“If businesses want to reduce their water usage and save money then they need to get involved in Uisce Éireann’s Sustainable Water Towns Initiative. Simple actions make a huge difference and at the end of the day you will make more of a profit. You might not be able to implement a lot of changes at once, but you can start with the ones where you will get the best return and take it from there. Dripping taps, toilet cisterns constantly flowing, leaks - these are things that all staff need to be aware of. Sub metering was so important for us at Westport Woods Hotel, it allowed us to see where we were wasting water. When we took part in the Sustainable Water Towns Initiative, we realised we had a hidden leak in our leisure centre so not only were we losing treated water we were losing heated water; we made substantial savings by fixing that leak. Consistency in leak monitoring is a priority and requires everyone on the team to be vigilant in this regard“

Michael Lennon:  Proprietor of Westport Woods Hotel and member of Irish Hotels Federation

Take action to conserve water

  • Towel Reuse Programme
    Ask your guests to hang up their towels for reuse. If fresh towels are required, provide additional towels rather than replacing them.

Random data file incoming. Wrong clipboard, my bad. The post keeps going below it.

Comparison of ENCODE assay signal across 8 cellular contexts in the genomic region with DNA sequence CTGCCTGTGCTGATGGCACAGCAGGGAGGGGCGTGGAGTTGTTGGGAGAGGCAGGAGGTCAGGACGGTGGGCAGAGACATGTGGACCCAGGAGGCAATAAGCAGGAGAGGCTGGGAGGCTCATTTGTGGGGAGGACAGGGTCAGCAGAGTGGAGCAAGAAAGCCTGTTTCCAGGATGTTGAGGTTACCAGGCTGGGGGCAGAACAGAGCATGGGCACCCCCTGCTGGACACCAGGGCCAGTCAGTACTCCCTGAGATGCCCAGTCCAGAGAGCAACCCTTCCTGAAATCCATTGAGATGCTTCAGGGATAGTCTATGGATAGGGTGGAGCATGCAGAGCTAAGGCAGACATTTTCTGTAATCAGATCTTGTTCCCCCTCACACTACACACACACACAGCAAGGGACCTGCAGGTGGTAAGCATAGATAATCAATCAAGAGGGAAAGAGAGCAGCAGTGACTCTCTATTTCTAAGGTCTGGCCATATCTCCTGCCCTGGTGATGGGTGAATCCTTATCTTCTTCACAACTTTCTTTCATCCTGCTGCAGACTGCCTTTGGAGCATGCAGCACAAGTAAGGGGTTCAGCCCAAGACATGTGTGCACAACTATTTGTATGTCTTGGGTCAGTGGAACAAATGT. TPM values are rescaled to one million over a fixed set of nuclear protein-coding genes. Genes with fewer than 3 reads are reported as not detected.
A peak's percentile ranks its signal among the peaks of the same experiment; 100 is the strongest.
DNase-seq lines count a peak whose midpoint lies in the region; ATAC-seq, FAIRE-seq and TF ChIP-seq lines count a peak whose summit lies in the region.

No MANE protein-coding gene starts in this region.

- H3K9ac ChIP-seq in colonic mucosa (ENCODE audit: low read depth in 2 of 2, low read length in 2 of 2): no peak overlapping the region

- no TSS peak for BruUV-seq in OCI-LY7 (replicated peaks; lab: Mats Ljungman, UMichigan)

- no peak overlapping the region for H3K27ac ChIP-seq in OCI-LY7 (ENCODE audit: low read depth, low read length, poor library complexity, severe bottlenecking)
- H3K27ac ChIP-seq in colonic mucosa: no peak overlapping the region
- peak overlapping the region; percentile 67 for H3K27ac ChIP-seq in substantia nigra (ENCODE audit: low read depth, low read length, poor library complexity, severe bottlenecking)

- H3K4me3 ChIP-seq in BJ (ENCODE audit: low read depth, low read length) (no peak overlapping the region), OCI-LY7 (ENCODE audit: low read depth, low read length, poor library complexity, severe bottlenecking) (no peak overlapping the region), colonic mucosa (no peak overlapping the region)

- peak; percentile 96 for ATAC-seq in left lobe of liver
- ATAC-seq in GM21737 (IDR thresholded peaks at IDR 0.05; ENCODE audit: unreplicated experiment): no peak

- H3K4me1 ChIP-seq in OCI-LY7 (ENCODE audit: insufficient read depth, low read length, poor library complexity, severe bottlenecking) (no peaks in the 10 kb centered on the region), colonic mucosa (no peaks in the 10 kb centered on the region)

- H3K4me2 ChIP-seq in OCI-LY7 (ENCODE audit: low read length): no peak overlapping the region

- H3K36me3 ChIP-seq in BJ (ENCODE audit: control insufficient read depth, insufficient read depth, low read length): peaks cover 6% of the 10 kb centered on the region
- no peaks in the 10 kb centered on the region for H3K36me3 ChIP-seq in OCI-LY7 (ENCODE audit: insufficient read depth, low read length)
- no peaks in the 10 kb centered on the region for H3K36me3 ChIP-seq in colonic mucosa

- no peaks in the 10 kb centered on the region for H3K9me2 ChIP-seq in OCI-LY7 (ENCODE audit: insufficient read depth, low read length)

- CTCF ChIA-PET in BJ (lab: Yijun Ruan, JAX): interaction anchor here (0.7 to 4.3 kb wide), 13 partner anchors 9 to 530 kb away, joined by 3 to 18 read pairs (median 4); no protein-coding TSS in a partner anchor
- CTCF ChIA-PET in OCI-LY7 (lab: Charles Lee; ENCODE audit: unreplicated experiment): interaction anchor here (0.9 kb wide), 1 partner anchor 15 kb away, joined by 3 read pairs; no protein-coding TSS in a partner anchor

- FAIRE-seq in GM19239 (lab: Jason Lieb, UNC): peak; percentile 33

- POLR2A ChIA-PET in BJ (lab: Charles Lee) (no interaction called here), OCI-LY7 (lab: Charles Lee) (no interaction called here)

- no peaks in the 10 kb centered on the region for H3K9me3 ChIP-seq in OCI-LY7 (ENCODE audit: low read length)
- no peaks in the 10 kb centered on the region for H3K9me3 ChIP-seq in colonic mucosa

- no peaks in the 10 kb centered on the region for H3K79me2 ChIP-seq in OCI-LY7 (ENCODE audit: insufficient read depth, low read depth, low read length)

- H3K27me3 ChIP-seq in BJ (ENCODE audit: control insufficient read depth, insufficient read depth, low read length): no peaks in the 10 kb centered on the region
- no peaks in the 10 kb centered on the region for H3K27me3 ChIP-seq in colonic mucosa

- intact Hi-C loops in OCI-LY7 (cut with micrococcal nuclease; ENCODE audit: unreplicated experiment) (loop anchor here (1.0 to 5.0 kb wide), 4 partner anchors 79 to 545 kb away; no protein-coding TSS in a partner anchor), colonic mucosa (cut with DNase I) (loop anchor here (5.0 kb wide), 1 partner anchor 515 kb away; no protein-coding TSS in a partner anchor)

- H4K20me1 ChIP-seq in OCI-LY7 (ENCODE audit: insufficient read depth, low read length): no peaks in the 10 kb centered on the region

• Linen Reuse Programme
    Ask your guests to request a linen change rather than changing it automatically. 
  • Bedroom Toilets
    Displace up to one litre of water per flush in old cisterns with a non-permeable brick, bottle of water or commercial water toilet reduction device, such as a hippo bag. 
  • Cleaning accommodation
    Aim to achieve a one flush standard when cleaning toilets and less water cleaning bathrooms. 
  • Accommodation
    Aim to achieve a one flush standard when cleaning toilets and less water cleaning bathrooms. 
  • Kitchen
    Ensure dishwashers are always fully loaded. When pot washing, ensure the stopper is in the sink when the taps are running. Do not use running water for defrosting food. 
  • Laundry
    Ensure washing machines are always fully loaded in your laundry. 
  • Water pressure
    Reduce the water pressure in your business
  • Swimming Pool Backwash
    Base this on pressure reduction, not a schedule.

  • Urinals
    Urinals traditionally flush every 10-15 minutes 24/7 even when the business is closed. One hotel used 25% of its water flushing urinals when the hotel was closed during a long term water shortage in the locality.
    • Solution: Waterless urinals or sensors
  • Taps
    Two tap sinks with screw taps can dispense up to 15 litres of water per tap, per minute.
    • Solution: Mixer taps. It is good practice to install a lever tap and best practice to use sensors which could save up to 11 litres as they dispense a maximum of just 4 litres per minute.